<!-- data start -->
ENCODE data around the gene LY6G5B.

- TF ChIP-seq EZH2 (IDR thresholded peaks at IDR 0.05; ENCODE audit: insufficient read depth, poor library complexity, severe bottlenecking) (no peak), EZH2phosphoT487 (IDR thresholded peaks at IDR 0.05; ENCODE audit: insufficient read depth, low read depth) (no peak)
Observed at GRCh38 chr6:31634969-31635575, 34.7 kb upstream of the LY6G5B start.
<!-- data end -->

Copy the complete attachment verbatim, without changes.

ENCODE data around the gene LY6G5B.

- TF ChIP-seq EZH2 (IDR thresholded peaks at IDR 0.05; ENCODE audit: insufficient read depth, poor library complexity, severe bottlenecking) (no peak), EZH2phosphoT487 (IDR thresholded peaks at IDR 0.05; ENCODE audit: insufficient read depth, low read depth) (no peak)
Observed at GRCh38 chr6:31634969-31635575, 34.7 kb upstream of the LY6G5B start.